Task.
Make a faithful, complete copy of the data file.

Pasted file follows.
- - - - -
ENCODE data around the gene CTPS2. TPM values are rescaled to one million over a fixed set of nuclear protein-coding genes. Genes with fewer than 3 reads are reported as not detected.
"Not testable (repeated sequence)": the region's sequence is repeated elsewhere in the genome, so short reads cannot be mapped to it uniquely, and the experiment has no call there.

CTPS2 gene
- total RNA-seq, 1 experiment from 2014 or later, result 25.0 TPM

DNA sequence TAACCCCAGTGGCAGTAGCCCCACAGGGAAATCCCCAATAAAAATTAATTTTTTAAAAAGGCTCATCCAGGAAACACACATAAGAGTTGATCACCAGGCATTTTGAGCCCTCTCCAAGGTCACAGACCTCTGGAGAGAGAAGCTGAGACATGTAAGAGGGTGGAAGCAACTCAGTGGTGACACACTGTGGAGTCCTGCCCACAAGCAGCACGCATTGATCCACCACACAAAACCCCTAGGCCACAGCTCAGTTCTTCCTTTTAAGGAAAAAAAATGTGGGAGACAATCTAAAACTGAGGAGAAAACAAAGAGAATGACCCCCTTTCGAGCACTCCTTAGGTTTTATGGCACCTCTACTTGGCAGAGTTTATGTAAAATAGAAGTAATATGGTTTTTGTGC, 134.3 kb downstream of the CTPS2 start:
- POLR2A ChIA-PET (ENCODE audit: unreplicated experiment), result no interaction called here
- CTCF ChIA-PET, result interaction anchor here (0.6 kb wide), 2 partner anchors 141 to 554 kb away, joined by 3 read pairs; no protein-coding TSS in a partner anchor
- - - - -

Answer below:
ENCODE data around the gene CTPS2. TPM values are rescaled to one million over a fixed set of nuclear protein-coding genes. Genes with fewer than 3 reads are reported as not detected.
"Not testable (repeated sequence)": the region's sequence is repeated elsewhere in the genome, so short reads cannot be mapped to it uniquely, and the experiment has no call there.

CTPS2 gene
- total RNA-seq, 1 experiment from 2014 or later, result 25.0 TPM

DNA sequence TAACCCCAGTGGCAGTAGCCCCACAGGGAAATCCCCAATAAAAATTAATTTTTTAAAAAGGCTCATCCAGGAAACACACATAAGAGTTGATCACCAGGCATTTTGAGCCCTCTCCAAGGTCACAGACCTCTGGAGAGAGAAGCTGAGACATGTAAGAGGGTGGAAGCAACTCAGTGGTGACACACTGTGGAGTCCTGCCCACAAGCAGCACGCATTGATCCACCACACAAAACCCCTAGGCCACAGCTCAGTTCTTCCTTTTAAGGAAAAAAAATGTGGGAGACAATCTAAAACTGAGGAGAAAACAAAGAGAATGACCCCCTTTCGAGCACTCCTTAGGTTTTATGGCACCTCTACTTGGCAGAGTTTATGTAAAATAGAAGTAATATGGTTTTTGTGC, 134.3 kb downstream of the CTPS2 start:
- POLR2A ChIA-PET (ENCODE audit: unreplicated experiment), result no interaction called here
- CTCF ChIA-PET, result interaction anchor here (0.6 kb wide), 2 partner anchors 141 to 554 kb away, joined by 3 read pairs; no protein-coding TSS in a partner anchor